Thus Poussin himself, while making no verbal change in the inscription, invites, almost compels, the beholder to mis-translate it by relating the ego to a dead person instead of to the tomb, by connecting the et with ego instead of with Arcadia, and by supplying the missing verb in the form of avixi or fui instead of a sum. The development of his pictorial vision had outgrown the significance of the literary formula, and we may say that those who under the impact of the Louvre picture, decided to render the phrase Et in Arcadia ego as "I, too, lived in Arcady," rather than as "Even in Arcady, there am I," did violence to Latin grammar but justice to the new meaning of Poussin’s composition. Poussin’s Louvre picture no longer shows a dramatic encounter with Death but a contemplative absorption in the idea of mortality. We are confronted with a change from thinly veiled moralism to undisguised elegiac sentiment.

Erwin Panofsky, “Et in Arcadia Ego & the Elegiac Tradition”

The illustration of Aubrey Beardsley for the third volume of “Savoy” contrasts totally with the Poussin’s view of Arcadia. Here, the vision and concept itself of Arcadia, as described by Panofsky, is completely superseded. The Beardsley’s Arcadia has nothing in common with the retired and pastoral environment of the literal common place. Here Arcadia looks just like an English garden, in which strange and exotic flowers are presents, in which a dandy gentleman can walk as in an aesthetic Wunderkammer. It could be the garden of a Des Esseintes or, ante litteram, the Garda Lake’s residence of Gabriele D’Annunzio. This is definitively not the field of a sort of quite Eden on Earth, rather the decadent aesthetic and exotic beauty of a Villa’s Garden.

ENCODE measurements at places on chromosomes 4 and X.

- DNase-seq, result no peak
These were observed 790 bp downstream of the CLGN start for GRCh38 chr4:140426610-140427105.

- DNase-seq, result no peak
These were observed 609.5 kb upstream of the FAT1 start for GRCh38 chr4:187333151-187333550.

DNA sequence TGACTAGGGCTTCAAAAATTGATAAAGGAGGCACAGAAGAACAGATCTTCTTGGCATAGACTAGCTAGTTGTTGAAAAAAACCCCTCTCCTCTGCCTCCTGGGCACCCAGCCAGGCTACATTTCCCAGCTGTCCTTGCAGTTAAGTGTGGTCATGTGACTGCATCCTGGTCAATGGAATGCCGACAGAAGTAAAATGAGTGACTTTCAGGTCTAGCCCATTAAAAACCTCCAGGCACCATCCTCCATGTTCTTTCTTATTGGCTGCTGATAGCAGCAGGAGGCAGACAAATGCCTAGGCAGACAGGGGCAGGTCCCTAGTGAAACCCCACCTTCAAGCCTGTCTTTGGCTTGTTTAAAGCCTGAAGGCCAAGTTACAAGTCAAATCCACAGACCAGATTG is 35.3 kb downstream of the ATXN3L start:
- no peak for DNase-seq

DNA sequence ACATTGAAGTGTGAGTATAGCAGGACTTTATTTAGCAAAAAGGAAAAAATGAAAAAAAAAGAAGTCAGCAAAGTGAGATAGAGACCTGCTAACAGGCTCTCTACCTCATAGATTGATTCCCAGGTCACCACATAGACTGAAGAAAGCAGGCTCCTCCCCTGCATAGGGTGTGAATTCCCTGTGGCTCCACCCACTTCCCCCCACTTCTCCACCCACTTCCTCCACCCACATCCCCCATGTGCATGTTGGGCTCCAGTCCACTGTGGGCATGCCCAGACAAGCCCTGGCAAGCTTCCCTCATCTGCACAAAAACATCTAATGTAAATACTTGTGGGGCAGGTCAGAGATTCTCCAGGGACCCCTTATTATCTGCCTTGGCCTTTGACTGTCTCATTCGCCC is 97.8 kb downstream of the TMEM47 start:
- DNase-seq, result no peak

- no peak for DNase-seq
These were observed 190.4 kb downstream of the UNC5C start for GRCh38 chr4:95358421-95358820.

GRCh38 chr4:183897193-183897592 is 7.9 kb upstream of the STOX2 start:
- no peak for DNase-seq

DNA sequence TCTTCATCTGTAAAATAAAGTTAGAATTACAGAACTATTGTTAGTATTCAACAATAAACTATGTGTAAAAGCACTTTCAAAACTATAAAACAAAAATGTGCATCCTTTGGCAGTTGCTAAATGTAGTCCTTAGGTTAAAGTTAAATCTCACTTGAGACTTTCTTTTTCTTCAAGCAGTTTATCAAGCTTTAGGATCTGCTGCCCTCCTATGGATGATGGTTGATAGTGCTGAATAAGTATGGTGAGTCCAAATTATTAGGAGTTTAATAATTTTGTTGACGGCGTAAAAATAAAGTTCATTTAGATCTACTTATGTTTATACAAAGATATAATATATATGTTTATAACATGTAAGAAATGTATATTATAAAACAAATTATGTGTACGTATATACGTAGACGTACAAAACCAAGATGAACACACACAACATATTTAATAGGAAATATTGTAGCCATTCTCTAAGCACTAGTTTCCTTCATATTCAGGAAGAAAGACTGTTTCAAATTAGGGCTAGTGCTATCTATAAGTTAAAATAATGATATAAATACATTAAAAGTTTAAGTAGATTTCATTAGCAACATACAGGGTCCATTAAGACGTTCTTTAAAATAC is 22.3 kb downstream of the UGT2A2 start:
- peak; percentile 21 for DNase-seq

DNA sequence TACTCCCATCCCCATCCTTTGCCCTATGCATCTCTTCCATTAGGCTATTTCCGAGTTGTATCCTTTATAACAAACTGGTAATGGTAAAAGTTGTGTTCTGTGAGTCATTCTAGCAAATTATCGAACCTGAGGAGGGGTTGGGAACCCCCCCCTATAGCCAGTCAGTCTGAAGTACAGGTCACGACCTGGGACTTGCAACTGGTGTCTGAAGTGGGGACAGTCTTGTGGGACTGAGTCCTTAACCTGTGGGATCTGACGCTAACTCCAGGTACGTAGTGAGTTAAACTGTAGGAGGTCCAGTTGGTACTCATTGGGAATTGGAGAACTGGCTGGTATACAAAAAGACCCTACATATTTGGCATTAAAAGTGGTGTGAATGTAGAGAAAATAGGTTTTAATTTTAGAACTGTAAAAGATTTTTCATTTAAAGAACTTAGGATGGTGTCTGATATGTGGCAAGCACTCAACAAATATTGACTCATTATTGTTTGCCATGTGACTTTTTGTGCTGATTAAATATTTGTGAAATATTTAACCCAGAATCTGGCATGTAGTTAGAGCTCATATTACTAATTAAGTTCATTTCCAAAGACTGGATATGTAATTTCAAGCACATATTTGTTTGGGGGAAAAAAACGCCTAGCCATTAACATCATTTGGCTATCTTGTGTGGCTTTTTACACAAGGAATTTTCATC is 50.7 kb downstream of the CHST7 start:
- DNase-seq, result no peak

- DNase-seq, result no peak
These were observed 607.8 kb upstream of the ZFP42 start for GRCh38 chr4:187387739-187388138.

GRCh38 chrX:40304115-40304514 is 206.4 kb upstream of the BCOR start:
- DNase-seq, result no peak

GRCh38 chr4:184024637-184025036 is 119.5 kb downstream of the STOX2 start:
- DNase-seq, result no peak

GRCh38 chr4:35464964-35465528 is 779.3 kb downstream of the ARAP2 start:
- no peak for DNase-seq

The dandy gentleman depicted here, is not facing the grave with the astonished and dreaming attitude of the Poussin’s shepards; here the dandy, who believes in the Total Work of Art, looks like he faces the Death represented by the grave challenging her, without necessarily being frightened nor surprised by the grave’s presence in his Garden. And he is not driven by a fool braveness, rather than the aesthetic and decadent belief on Beauty, she who will win everything, including Death.

Other visual artists who worked on the same subject include:

Giovanni Francesco Barbierini detto il Guercino (1591-1666)
Nicolas Poussin (1594-1665)
Laurent de la Hyre (1606-1656)
Peter Scheemakers (1691-1781)
Francesco Zuccarelli (1702-1788)
Richard Wilson (1714-1782)
Sir Joshua Reynolds (1723-1792)
Honoré Fragonard (1732-1806)
Léon Vaudoyer (1803-1872)
Aubrey Beardsley (1872-1898)
George Wilhelm Kolbe (1877-1947)
Augustus John (1878-1961)

 

Sometimes I feel that the time really flows accordingly to the concept of time of the Greek mythology. Sometimes I really feel that that eventually it could be true, at least as far as history of art is concerned.